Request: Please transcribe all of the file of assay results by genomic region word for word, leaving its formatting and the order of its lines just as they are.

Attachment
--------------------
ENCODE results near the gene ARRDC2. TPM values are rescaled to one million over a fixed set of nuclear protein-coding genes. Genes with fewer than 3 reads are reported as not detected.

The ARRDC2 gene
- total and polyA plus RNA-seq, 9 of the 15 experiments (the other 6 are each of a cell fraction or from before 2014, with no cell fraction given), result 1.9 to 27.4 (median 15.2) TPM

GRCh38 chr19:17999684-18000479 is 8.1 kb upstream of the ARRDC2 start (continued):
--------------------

ENCODE results near the gene ARRDC2. TPM values are rescaled to one million over a fixed set of nuclear protein-coding genes. Genes with fewer than 3 reads are reported as not detected.

The ARRDC2 gene
- total and polyA plus RNA-seq, 9 of the 15 experiments (the other 6 are each of a cell fraction or from before 2014, with no cell fraction given), result 1.9 to 27.4 (median 15.2) TPM

GRCh38 chr19:17999684-18000479 is 8.1 kb upstream of the ARRDC2 start (continued):